Sailing through Sponsorship Noise


Yesterday, more than 1850 boats competed in the JP Morgan Round the Island Race. So, that’s 1850 possible news stories multiplied by the number of crew plus a few sponsor press releases and a myriad of results. There was only one story that mattered to the UK media though, Lewis Hamilton, the ‘British’ F1 driver was aboard Hugo Boss.

On these pages, we try to show that, even if you don’t have the budgets of these big companies, you can still learn how to make the most of your sports marketing money by watching the best. Hugo Boss is a fantastic case study.

If you read our story last week about David Beckham’s shirt, you will know that not all sponsorships manage to generate awareness with a wider audience. Until now, you may not have known that Hugo Boss is a partner of the McClaren F1 team, but this was a win-win opportunity for everybody that ensured maximum marketing exposure.

By putting Lewis Hamilton, alongside Britain’s top Olympic sailor; Ben Ainslie, on a 60 foot, carbon fibre, racing yacht, the marketing gurus managed to promote Hugo Boss, McLaren and sailing all in one go. Even though Hugo Boss collided with another boat at the start and compromised the ‘podium’ finish, the headlines were guaranteed.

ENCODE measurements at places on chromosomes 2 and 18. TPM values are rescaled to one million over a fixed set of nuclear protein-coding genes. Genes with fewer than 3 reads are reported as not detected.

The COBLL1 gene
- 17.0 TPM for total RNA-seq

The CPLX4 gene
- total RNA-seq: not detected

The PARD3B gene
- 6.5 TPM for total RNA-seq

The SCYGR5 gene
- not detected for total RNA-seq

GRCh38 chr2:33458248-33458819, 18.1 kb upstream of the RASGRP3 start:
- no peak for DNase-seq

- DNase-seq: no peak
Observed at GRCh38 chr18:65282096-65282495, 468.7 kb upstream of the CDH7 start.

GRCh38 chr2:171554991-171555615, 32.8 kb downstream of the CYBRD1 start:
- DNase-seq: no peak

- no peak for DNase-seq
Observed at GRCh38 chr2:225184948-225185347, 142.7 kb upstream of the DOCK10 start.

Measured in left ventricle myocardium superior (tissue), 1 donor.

When Hugo Boss started working with Alex Thompson on his Open 60 campaign, they showed how, with a bit of thought, a racing yacht could become a huge floating billboard. The current boat’s hull and sails are aligned to highlight the brand from every possible angle and of course the value of naming rights are apparent.

So what can smaller companies with more modest budgets take away from this example? Spreading sponsorship budget across multiple, complimentary sports allows you to take advantage of cross-promotional opportunities that benefit all.